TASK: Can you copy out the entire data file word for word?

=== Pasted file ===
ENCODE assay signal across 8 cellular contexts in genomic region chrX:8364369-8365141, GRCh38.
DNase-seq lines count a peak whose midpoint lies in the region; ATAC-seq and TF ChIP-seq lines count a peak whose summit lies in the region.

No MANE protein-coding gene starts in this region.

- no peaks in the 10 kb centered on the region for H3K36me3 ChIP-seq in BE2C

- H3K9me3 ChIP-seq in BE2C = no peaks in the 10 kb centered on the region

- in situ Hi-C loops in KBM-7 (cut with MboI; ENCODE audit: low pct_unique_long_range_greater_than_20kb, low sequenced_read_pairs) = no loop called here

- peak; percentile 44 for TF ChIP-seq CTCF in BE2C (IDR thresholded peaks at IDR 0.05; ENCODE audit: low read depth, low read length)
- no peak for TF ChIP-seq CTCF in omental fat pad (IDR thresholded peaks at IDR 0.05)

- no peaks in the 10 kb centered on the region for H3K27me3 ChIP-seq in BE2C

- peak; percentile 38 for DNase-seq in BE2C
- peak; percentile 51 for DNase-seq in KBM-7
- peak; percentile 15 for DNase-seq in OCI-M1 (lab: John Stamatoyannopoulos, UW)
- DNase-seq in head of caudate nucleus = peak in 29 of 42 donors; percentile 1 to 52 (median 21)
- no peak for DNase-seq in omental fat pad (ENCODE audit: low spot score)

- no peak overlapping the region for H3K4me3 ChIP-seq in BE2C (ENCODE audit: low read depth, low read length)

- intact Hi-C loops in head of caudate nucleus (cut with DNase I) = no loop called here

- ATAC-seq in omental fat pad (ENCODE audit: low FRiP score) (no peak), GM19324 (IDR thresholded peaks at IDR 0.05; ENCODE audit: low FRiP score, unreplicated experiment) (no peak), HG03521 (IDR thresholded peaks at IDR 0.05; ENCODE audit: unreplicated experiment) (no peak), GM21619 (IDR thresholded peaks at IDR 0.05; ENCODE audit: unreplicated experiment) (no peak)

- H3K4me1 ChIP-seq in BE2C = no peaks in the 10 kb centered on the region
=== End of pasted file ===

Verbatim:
ENCODE assay signal across 8 cellular contexts in genomic region chrX:8364369-8365141, GRCh38.
DNase-seq lines count a peak whose midpoint lies in the region; ATAC-seq and TF ChIP-seq lines count a peak whose summit lies in the region.

No MANE protein-coding gene starts in this region.

- no peaks in the 10 kb centered on the region for H3K36me3 ChIP-seq in BE2C

- H3K9me3 ChIP-seq in BE2C = no peaks in the 10 kb centered on the region

- in situ Hi-C loops in KBM-7 (cut with MboI; ENCODE audit: low pct_unique_long_range_greater_than_20kb, low sequenced_read_pairs) = no loop called here

- peak; percentile 44 for TF ChIP-seq CTCF in BE2C (IDR thresholded peaks at IDR 0.05; ENCODE audit: low read depth, low read length)
- no peak for TF ChIP-seq CTCF in omental fat pad (IDR thresholded peaks at IDR 0.05)

- no peaks in the 10 kb centered on the region for H3K27me3 ChIP-seq in BE2C

- peak; percentile 38 for DNase-seq in BE2C
- peak; percentile 51 for DNase-seq in KBM-7
- peak; percentile 15 for DNase-seq in OCI-M1 (lab: John Stamatoyannopoulos, UW)
- DNase-seq in head of caudate nucleus = peak in 29 of 42 donors; percentile 1 to 52 (median 21)
- no peak for DNase-seq in omental fat pad (ENCODE audit: low spot score)

- no peak overlapping the region for H3K4me3 ChIP-seq in BE2C (ENCODE audit: low read depth, low read length)

- intact Hi-C loops in head of caudate nucleus (cut with DNase I) = no loop called here

- ATAC-seq in omental fat pad (ENCODE audit: low FRiP score) (no peak), GM19324 (IDR thresholded peaks at IDR 0.05; ENCODE audit: low FRiP score, unreplicated experiment) (no peak), HG03521 (IDR thresholded peaks at IDR 0.05; ENCODE audit: unreplicated experiment) (no peak), GM21619 (IDR thresholded peaks at IDR 0.05; ENCODE audit: unreplicated experiment) (no peak)

- H3K4me1 ChIP-seq in BE2C = no peaks in the 10 kb centered on the region